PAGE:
The eye is about the size of a quarter, resting gently in Kurt Jahrling’s hand as he adds faint washes of yellow and blue to the white surface. The ocularist has already laid tiny, reddish-pink threads of silk over the surface to mimic the curves of blood vessels, tiny rivers winding from either corner toward the iris. A hazel centerpiece surrounds a black dot meant to mimic the pupil; as the finishing touch, he adds the arcus, a grey ring that hugs the outer edge of some aging irises.
The result is an astoundingly close approximation of the missing right eye of a 63-year-old Bostonian named Kevin. Kevin had his eye surgically removed eight months prior. Today, he’ll wear this tiny piece of acrylic home: an illusion, a practical placeholder, and a little piece of art.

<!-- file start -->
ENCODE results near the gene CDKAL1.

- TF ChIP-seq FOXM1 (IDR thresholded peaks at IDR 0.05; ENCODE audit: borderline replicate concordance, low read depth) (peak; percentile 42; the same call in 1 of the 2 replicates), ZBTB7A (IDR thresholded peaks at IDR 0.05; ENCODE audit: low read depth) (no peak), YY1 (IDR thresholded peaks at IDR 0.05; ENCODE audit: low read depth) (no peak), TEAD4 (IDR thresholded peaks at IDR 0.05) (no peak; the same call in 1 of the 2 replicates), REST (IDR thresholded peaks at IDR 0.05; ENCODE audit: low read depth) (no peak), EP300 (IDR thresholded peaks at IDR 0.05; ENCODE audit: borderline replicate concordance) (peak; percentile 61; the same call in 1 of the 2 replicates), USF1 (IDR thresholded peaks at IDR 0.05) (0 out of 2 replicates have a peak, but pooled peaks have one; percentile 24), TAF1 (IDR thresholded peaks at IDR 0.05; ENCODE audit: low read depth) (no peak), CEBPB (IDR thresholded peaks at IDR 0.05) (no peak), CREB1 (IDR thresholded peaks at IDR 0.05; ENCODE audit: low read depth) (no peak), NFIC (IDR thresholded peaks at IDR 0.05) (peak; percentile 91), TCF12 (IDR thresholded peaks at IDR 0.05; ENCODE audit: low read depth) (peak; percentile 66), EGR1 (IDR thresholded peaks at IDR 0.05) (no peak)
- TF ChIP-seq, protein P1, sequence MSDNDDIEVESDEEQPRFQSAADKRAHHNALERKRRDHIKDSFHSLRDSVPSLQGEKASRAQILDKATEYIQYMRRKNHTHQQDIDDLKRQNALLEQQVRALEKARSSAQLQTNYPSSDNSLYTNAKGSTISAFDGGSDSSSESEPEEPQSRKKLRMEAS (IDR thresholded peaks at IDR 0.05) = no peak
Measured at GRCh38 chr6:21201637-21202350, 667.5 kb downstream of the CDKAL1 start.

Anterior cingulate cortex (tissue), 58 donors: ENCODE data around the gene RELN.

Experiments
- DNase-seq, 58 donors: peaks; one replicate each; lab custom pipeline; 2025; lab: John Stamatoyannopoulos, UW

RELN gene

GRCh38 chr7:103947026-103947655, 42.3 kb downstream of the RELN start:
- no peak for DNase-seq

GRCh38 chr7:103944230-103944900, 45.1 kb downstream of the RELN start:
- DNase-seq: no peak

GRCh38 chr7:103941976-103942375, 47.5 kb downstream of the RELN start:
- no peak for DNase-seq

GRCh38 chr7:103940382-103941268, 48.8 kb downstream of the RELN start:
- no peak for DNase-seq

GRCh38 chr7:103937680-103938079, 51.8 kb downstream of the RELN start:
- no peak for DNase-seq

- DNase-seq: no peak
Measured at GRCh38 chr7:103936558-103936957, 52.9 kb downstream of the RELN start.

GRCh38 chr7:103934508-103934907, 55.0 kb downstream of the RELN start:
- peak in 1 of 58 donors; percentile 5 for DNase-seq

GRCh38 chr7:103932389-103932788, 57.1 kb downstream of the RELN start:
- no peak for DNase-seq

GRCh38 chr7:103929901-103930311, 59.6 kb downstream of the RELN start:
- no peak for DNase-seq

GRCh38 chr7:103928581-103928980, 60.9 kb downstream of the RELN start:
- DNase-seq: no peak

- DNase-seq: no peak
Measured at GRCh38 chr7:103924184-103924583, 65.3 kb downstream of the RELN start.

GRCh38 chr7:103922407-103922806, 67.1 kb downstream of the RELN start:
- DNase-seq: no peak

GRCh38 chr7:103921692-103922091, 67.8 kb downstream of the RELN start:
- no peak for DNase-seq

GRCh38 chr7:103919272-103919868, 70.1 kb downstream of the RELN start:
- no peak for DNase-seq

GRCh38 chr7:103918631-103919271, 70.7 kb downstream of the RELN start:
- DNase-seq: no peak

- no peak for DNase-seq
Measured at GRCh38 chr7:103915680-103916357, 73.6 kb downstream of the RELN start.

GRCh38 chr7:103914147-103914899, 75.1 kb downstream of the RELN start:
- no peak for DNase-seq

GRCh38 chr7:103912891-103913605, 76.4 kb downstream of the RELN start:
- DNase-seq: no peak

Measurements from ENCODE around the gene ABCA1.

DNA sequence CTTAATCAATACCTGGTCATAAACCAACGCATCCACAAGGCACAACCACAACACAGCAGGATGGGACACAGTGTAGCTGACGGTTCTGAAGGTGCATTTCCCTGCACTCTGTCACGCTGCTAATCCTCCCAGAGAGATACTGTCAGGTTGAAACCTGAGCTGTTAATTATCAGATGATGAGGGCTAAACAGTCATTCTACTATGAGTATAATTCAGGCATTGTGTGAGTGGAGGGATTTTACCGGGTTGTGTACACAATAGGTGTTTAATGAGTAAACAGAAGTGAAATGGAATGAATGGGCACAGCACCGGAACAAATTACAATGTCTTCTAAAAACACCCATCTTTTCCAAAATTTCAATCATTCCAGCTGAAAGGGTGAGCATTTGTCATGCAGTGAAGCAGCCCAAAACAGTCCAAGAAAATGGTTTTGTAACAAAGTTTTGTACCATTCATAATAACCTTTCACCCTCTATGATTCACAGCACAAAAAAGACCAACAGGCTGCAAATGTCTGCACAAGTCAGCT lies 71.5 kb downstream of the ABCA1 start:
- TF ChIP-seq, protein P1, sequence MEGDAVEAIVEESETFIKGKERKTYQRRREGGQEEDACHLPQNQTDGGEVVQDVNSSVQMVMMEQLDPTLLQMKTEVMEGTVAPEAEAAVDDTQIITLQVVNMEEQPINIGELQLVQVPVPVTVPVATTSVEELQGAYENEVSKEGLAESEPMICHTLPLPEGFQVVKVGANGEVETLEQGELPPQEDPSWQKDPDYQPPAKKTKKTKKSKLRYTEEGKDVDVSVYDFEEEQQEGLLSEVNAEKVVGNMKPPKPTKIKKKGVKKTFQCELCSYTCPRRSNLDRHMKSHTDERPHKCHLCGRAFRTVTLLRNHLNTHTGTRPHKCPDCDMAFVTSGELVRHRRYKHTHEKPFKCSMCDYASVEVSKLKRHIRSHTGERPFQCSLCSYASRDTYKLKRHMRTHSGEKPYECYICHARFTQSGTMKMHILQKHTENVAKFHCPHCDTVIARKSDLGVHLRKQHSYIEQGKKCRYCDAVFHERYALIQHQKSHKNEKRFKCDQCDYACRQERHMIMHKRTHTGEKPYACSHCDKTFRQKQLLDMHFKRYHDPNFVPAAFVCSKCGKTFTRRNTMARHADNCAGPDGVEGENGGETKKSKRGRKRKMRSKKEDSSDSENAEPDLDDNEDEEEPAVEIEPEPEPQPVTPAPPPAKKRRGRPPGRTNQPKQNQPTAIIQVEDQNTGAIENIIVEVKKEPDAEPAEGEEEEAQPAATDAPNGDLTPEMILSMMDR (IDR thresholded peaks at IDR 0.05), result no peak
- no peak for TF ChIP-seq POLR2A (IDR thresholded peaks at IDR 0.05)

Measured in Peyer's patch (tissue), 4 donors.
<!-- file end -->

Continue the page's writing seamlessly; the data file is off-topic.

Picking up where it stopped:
When made by a skilled ocularist, a prosthetic eye becomes a part of its wearer. “I don’t think of it as alien, absurd, weird, or anything,” says Selina Mills, the author of Life Unseen, a book about the history of blindness and her own experience with it. “It’s just a part of me. I think people would like to make it all mystical and mythical but actually it’s not at all.” Mills’s eye, made by the British ocularist Paula Gladden, is so good that an emergency-room doctor once didn’t realize it was false and couldn’t figure out why it wasn’t responding to light. She doesn’t even notice it when it’s in, almost like wearing a contact lens.